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  • Symbolizing the Green Movement

    Mitchell “Micky” Wolfson, the great collector and connoisseur of graphic, decorative and industrial arts, recently celebrated his 70th birthday, and his many fans contributed items in his honor to the Wolfsonian-FIU in Miami Beach, that wonderful repository of objects and images exemplifying the overlap of design and propaganda that bears his name.

    My extremely modest contribution was meaningful to me: a treasured button I had worn on the first Earth Day, in April of 1970. It seemed to me to combine the elements of propaganda and design that inspired Micky. It was a simple wordless assemblage of two triangles: blue and green, sky and earth. I recall seeing number of buttons like it that first Earth Day, but realized I had not seen it since. It set me wondering: Why is there no simple single symbol or badge of environmentalism, like the peace sign?

    Various symbols of the green movement over time.

    (From left) The author's souvenir pin from the first Earth Day, in 1970; an ecology button for Earth Day; and the City of New York's GreeNYC logo, designed by Blake E. Marquis and TURF.

    There are candidates for this role, of course, but even among them my pin was an also ran—it was not an image that became widely known. It was created by a New York pin maker, but I have no idea who designed it.

    Other images that emerged from the first Earth Day included the ecology symbol, created in 1969 by Ron Cobb, a political cartoonist and artist. As the story goes, his symbol combined the letters E and O, the initials of “environment” and “organism,” with the idea of an ellipse and a circle. Together the shapes also conveniently formed the Greek letter theta often used to denote “danger” or “warning.” (Theta was a bit of a downer. It is said to be based on an Egyptian glyph of a soul in a skull and so became associated with the death's head. It had long been used as a warning like the skull on bottle of poison.) Cobb's symbol was first used in the fall of 1969, several accounts say, in the counterculture Los Angeles Free Press. It figured in various ecological banners and demonstrations. Cobb apparently declared it copyright-free, in the public domain.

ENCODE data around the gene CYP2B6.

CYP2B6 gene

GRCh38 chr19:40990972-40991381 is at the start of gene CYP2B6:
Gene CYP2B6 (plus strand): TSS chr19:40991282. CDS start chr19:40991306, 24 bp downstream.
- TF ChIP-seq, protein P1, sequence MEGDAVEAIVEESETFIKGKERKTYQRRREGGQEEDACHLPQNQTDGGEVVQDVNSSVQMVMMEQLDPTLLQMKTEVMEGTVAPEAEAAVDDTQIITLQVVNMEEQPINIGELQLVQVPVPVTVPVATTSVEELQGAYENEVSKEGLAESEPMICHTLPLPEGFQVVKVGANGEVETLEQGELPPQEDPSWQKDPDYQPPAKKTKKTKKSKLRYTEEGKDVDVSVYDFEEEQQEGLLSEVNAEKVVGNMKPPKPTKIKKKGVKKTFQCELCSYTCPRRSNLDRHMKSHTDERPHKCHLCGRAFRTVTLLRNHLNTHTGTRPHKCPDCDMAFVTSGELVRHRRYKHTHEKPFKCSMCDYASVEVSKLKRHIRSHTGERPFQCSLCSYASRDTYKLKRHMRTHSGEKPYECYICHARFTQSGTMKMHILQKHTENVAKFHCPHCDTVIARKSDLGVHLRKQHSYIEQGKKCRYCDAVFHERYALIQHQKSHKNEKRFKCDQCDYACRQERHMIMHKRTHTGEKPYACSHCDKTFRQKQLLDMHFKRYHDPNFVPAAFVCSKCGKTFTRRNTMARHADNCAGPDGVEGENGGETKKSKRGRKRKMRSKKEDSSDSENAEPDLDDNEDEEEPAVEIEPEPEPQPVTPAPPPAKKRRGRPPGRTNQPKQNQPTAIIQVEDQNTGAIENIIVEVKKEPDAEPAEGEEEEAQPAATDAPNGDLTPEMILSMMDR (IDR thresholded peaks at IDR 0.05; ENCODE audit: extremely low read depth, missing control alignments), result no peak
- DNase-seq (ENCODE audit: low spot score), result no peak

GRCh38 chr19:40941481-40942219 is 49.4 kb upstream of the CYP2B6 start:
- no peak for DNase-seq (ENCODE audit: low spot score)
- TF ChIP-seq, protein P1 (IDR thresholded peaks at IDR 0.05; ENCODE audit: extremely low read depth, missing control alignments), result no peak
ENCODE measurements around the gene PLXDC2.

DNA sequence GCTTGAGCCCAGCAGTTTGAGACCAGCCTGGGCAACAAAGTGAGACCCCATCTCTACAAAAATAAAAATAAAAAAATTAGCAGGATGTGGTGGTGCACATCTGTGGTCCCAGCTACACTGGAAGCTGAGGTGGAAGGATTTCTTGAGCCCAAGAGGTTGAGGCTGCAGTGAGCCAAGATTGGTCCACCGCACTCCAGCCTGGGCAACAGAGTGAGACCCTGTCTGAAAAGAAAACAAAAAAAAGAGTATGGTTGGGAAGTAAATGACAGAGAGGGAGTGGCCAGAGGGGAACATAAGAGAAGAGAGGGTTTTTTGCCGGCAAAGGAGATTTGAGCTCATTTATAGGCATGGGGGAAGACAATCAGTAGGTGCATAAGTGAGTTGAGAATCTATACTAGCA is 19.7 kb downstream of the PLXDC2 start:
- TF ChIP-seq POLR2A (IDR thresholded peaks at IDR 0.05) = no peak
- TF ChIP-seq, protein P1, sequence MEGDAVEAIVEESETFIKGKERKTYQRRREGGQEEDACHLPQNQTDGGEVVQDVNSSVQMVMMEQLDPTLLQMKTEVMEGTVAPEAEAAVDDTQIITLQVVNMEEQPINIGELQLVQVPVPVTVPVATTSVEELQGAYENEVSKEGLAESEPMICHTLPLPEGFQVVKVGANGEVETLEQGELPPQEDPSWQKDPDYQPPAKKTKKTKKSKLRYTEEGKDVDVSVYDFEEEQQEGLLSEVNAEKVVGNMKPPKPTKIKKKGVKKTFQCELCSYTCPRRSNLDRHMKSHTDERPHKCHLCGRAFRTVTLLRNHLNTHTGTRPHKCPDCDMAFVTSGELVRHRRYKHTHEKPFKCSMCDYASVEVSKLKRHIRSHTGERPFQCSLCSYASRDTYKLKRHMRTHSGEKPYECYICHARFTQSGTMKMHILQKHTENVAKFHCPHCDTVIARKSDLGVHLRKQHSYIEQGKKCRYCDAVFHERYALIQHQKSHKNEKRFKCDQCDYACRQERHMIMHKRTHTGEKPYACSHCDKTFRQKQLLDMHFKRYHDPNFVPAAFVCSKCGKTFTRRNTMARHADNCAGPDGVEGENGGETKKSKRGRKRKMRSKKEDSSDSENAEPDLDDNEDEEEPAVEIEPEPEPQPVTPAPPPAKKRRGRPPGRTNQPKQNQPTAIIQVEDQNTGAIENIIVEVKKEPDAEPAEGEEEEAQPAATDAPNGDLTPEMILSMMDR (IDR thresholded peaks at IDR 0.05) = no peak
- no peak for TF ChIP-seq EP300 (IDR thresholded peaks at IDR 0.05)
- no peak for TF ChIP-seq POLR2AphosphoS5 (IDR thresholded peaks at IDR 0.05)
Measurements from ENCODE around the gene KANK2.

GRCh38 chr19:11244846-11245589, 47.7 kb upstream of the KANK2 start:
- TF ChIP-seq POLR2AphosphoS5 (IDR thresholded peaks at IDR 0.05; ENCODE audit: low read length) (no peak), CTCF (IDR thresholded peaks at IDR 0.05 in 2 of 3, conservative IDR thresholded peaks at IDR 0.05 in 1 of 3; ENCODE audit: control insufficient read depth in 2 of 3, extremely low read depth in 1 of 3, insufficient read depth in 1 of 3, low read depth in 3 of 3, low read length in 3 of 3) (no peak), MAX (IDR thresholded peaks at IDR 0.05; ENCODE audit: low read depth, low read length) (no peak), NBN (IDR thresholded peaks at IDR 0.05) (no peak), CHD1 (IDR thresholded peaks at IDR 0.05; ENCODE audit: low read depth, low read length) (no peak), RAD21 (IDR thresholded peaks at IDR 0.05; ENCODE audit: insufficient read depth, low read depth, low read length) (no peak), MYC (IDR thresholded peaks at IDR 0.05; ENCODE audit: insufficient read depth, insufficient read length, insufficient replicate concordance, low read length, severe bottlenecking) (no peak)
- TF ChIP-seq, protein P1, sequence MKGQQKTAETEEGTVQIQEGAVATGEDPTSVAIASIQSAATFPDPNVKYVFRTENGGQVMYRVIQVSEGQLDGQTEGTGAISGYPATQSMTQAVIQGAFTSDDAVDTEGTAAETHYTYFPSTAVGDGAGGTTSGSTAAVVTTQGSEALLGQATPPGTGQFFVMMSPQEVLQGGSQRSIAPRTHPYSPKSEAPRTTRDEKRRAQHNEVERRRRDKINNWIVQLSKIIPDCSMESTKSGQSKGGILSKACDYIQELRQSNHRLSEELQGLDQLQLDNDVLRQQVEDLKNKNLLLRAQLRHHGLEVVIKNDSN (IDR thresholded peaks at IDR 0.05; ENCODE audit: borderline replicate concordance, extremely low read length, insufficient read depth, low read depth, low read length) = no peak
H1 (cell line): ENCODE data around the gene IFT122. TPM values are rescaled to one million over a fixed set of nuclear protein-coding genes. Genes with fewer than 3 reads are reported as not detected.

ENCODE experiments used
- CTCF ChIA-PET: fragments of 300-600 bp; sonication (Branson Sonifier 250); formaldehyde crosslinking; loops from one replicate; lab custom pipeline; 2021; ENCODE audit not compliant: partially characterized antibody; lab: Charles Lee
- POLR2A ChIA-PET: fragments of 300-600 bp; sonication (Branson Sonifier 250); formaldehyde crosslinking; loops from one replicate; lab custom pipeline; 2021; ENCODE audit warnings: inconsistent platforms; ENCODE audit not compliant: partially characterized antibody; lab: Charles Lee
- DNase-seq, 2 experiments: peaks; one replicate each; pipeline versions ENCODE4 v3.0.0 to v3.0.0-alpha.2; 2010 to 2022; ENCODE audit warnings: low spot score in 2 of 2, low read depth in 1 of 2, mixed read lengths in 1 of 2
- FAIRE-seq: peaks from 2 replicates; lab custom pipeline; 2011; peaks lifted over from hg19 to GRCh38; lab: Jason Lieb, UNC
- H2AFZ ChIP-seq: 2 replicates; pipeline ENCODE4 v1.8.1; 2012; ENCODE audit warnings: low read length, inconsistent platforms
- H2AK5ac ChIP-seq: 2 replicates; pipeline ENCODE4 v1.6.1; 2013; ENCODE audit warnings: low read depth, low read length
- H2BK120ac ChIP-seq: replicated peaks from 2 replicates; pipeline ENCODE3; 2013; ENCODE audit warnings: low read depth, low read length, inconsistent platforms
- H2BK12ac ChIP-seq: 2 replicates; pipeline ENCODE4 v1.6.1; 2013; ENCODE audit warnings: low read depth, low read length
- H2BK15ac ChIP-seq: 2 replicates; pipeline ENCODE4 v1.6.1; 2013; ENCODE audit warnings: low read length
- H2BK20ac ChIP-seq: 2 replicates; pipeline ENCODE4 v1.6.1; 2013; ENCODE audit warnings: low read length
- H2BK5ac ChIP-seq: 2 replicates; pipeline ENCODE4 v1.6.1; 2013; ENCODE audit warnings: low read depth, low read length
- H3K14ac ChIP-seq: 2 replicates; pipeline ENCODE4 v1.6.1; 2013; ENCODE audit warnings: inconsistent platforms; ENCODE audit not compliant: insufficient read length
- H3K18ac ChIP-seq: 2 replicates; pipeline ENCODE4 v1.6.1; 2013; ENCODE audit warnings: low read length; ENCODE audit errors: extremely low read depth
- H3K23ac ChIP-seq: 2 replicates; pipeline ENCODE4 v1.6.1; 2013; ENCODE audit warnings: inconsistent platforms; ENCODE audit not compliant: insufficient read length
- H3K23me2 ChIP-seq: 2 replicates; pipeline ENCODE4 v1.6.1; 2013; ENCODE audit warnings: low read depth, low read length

Visual explanation of how the ecology symbol was created.

    Visual explanation of the meaning of the ecology symbol by Rob Cobb.

    By spring 1970 Cobb's symbol was well enough known that Look magazine incorporated it into a flag that ran in its April 21 “Earth Day” issue that year. It had a rival in the Earth Day Flag, with a picture of the “whole earth,” which several accounts attribute to John McConnell, the activist who first proposed the idea of Earth Day observance in 1969.

    Ecology flag

    Flag bearing Ron Cobb's ecology symbol.

    The photographic image of the “whole earth,” taken from space, surfaced around the same time and might be the closest thing to a universal green symbol today. The so-called “blue marble” is the default desktop image on the screens of iPhones.

    In 1966 Stewart Brand, creator of the Whole Earth Catalog, rhetorically asked NASA, “Why Haven't We Seen a Picture of the Whole Earth?” Our space probes had been out there with cameras for years, he argued, but NASA had not yet released any photos of the whole. His question carried a vague overtone of conspiracy theory. Was there something they didn't want us to see? Was it because the national authorities knew that seeing the planet that way would make us all unite against local officials and big business?